New stadium proposal has got the whole area talking

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With things back on track on the field at Wycombe Wanderers, a long rumbling issue has erupted off the field, and the ramifications could spread far and wide for some time. 

On Tuesday 29th September, Chairman Steve Hayes announced his proposals for a new ‘Community stadium and sports village’ to be built, and shared by Football League’s Wycombe Wanderers and Rugby Union’s London Wasps at the site of Booker Air Park in High Wycombe.  

Both clubs are owned by Hayes, but the latter currently rent Adams Park facilities from the football franchise. 

Hayes took full control of London Wasps in December 2008 and followed the acquisition up by taking full control of Wycombe Wanderers in July 2009, writing off £3 million of debt owed to him. 

The rumblings of the move have been bubbling near the surface for some time, and by late September it was clear an announcement was imminent. Liberal Democrats' Cllr Steve Guy spoke of distress that the consultation process, in which local communities were to give feedback on any shortlisted sites, was merely a ‘sham’  to cover plans already laid. 

Cllr Guy had voiced concerned opinion in July about the potential use of Booker, but was quickly reprimanded by Wycombe District Council leader Cllr Lesley Clarke. 

Mr Hayes announced the preferred site at the end of September, before the process was complete. This caused a flurry of angry Blues fans to air their frustrations on internet forums and in the local press, with many worried that the move favours the commercially fruitful Wasps and will severely hinder Wanderers.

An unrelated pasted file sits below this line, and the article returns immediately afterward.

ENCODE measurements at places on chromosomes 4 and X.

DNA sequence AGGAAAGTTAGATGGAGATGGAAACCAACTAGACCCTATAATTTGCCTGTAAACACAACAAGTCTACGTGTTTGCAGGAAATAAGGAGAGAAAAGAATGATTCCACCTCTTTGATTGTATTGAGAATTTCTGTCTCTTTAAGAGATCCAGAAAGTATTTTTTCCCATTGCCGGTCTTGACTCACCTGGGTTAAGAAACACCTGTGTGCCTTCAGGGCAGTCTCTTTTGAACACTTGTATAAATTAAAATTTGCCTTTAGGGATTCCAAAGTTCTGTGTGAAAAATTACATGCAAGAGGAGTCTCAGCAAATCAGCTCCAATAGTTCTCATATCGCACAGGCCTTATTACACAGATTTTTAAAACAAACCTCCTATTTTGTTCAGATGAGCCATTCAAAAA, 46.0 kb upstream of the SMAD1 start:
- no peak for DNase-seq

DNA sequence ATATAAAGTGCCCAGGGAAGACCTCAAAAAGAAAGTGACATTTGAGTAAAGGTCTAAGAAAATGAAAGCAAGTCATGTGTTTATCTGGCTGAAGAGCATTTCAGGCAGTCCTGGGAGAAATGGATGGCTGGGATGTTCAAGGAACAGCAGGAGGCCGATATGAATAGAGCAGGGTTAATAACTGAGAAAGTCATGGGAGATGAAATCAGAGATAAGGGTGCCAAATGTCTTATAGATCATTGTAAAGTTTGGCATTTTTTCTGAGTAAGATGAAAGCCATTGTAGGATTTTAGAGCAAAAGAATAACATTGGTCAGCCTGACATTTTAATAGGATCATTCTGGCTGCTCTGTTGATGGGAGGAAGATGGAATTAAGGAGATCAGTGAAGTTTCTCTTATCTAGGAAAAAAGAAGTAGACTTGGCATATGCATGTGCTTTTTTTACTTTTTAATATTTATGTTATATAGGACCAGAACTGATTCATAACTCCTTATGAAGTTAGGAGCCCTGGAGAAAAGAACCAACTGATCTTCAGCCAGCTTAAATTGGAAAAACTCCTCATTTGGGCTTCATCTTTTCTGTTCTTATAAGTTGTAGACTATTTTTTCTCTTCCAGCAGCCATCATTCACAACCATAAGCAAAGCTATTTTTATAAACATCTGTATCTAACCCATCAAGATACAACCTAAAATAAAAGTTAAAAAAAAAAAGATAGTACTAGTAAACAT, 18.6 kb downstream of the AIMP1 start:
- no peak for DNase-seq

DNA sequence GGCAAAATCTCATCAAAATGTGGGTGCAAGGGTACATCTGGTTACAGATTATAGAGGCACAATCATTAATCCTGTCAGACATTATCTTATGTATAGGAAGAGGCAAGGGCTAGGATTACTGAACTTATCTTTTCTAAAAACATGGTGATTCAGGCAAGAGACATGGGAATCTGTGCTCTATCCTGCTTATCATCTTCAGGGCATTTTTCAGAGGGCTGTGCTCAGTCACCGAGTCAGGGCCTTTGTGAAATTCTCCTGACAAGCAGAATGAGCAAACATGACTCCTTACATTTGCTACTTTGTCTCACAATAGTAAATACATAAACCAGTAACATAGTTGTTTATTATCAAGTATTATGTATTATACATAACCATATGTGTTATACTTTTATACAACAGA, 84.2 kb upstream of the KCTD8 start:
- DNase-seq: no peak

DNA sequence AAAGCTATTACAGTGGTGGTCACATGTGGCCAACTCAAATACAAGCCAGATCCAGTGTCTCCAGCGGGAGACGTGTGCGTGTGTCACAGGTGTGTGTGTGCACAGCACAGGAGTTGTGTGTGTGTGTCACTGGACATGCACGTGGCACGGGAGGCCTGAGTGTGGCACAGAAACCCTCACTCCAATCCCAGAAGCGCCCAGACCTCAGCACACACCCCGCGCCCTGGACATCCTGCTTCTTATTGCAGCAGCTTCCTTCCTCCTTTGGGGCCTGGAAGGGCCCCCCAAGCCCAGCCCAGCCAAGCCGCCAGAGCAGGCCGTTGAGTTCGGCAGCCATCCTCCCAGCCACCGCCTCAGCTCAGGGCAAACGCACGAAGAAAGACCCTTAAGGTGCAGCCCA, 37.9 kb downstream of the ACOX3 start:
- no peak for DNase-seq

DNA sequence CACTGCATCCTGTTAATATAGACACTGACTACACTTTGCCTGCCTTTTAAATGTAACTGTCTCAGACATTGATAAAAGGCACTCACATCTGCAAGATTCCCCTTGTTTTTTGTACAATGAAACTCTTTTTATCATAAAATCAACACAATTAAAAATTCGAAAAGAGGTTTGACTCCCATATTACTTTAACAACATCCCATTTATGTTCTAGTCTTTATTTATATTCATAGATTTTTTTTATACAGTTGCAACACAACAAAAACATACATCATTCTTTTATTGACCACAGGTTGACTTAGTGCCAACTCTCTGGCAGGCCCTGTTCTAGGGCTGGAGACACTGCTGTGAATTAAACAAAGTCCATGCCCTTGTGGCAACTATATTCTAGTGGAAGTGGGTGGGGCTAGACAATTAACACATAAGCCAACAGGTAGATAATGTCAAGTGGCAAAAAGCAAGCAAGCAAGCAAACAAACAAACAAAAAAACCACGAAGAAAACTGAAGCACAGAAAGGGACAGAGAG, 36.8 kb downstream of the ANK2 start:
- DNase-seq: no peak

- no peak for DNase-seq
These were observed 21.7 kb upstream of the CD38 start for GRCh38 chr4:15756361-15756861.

Wycombe Sports Developments Ltd, which was set up to oversee the project, believes the site will give Wycombe a “state of the art stadium at the heart of a wide ranging sports village.” But many fans fear the size of the stadium, expected to have a capacity between 17,500 and 20,000, will swamp the football club, with average gates currently around 4,000. 

Further to these fears come the outraged residents, who believed they would be consulted. They have questions on how the project will be funded; whether it will be a private venture or a scheme paid for by the local government. 

Mr Hayes, who will profit considerable from the sale of the land currently occupied by Adams Park, has fought back at the negative comments, by claiming they came from ‘the noisy few as opposed to the majority’ and believes most fans are ‘happy’. 

The saga looks to continue, as fans site has retaliated with an open letter to Mr Hayes. They suggest the club would lose vital non-match day incomes to a ‘hotel operator’ as well as paying rental costs, while this is currently a revenue stream at Adams Park. 

Despite the queries the venture appears to be going ahead, and only time will tell of its true impact on Wycombe Wanderers. 

Disclaimer: The views in this article are that of the writer and may not replicate those of the Professional Footballers' Association. 

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